The Dodd-Frank Bill
By Arnold Kling
If you don’t have anything nice to say, then keep quiet. That’s why I have not been commenting on the Dodd-Frank bill. I like what Tyler Cowen wrote, particularly his sentence about the credit rating agencies.
THE BEST EQUILIBRIUM IS TO HAVE DISCREDITED RATINGS AGENCIES, NOT REVAMPED AND REREGULATED AGENCIES.
I think that the biggest banks and other large incumbent financial firms will ultimately be the largest beneficiaries, as they will figure out how to game the system and manipulate the regulations to impede upstarts. I will gladly make a bet that our financial system will be more concentrated 5 years from now (or 10 years from now) than it is today, as measured by the share of assets and/or profits of the ten largest financial institutions.
Overall, my biggest gripe is with people who say that the consumer financial protection agency would have prevented the crisis. Obviously, such people are unlikely to read this blog, so I am spitting into the wind, but here goes:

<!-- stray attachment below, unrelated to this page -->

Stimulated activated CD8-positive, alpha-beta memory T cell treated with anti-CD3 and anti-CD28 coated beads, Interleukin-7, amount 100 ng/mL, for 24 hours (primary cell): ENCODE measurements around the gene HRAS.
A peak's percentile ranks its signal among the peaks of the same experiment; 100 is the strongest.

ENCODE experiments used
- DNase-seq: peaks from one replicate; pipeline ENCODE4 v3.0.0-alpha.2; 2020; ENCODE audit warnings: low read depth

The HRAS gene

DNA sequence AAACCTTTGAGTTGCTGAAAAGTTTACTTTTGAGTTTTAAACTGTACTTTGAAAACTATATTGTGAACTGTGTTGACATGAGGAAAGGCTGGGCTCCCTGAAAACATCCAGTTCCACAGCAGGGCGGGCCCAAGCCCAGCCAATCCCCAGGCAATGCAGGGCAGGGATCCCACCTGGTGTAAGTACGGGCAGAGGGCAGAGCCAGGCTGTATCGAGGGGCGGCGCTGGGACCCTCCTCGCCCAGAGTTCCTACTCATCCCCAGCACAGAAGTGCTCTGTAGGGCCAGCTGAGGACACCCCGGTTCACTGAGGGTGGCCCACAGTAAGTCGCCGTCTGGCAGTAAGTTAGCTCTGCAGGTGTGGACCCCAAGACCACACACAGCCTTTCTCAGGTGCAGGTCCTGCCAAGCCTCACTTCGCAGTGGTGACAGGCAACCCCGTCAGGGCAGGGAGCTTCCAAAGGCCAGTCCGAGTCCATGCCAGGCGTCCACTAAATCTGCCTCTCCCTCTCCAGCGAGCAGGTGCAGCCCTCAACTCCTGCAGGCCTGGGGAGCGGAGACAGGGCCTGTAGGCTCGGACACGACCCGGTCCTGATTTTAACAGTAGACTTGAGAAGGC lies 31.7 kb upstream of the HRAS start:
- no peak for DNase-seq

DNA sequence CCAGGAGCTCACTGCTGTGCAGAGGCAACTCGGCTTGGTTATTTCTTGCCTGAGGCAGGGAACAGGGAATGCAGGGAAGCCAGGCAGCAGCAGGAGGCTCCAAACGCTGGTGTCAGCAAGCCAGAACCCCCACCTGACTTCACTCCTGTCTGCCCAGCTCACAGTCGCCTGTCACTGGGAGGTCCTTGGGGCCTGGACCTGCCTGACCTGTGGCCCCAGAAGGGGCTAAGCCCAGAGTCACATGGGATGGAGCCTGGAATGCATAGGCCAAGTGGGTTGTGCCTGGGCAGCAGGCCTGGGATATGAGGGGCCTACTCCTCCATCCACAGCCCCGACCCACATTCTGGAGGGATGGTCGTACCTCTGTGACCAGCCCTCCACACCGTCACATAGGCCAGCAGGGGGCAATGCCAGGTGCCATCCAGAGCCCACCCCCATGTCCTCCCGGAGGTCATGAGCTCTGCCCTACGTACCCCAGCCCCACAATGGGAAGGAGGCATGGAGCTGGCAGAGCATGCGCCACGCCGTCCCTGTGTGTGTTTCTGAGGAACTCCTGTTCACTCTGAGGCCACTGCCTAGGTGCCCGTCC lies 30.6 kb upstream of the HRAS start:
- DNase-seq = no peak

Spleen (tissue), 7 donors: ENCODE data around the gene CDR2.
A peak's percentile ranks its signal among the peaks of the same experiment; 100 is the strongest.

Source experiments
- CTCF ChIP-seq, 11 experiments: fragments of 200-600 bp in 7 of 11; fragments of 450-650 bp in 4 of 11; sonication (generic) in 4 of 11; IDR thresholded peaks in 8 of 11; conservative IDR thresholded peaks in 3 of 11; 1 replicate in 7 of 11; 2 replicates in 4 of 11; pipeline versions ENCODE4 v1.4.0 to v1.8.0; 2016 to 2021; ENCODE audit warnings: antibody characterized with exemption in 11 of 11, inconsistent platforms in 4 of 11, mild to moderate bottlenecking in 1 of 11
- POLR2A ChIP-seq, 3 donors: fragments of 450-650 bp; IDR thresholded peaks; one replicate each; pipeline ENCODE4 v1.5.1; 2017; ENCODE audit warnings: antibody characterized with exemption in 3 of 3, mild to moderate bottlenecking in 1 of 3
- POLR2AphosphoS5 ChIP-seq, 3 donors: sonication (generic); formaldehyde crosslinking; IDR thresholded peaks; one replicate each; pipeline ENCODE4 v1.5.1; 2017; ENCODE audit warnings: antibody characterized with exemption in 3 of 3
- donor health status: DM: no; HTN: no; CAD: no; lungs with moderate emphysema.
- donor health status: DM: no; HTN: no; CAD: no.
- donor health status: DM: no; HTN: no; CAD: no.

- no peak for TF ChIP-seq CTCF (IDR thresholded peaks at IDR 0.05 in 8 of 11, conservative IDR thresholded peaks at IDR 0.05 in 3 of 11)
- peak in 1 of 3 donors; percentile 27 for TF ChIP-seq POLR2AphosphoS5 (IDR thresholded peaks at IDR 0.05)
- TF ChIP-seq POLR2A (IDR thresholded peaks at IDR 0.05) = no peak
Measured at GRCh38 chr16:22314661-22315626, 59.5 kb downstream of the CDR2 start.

Suppose that we had this agency back in 2005, with house prices rising and lots of people happily buying homes with little money down and occasionally adverse terms (teaser-rate ARMs with prepayment penalties or whatever). My guess is that the agency would have objected to no more than 5 percent of mortgages.
Suppose that the agency had gotten every mortgage to have interest rates and other terms that were within reasonable bounds. Presumably, these loans still would have been made with low down payments on houses where prices were too high. My guess is that relative to what actually happened, the total number of defaults prevented nationwide by the agency’s actions would have been fewer than one hundred. That is because I think most of those defaults occurred because of what happened to house prices, not because of adverse mortgage terms. Look at how poorly “loan modification” has done at stemming foreclosures. And that includes loan mods that went way beyond simply changing the most outrageous terms on the most outrageous mortgages.
Do you think that the agency would have had the willingness and political clout to tell low-income and minority home buyers that they could not afford the houses that lenders were willing to lend them money to buy? Of course, we have no way of knowing. My bet is that the agency would not have taken on this skunk-at-the-garden-party role.
But, again, I’m wasting my breath.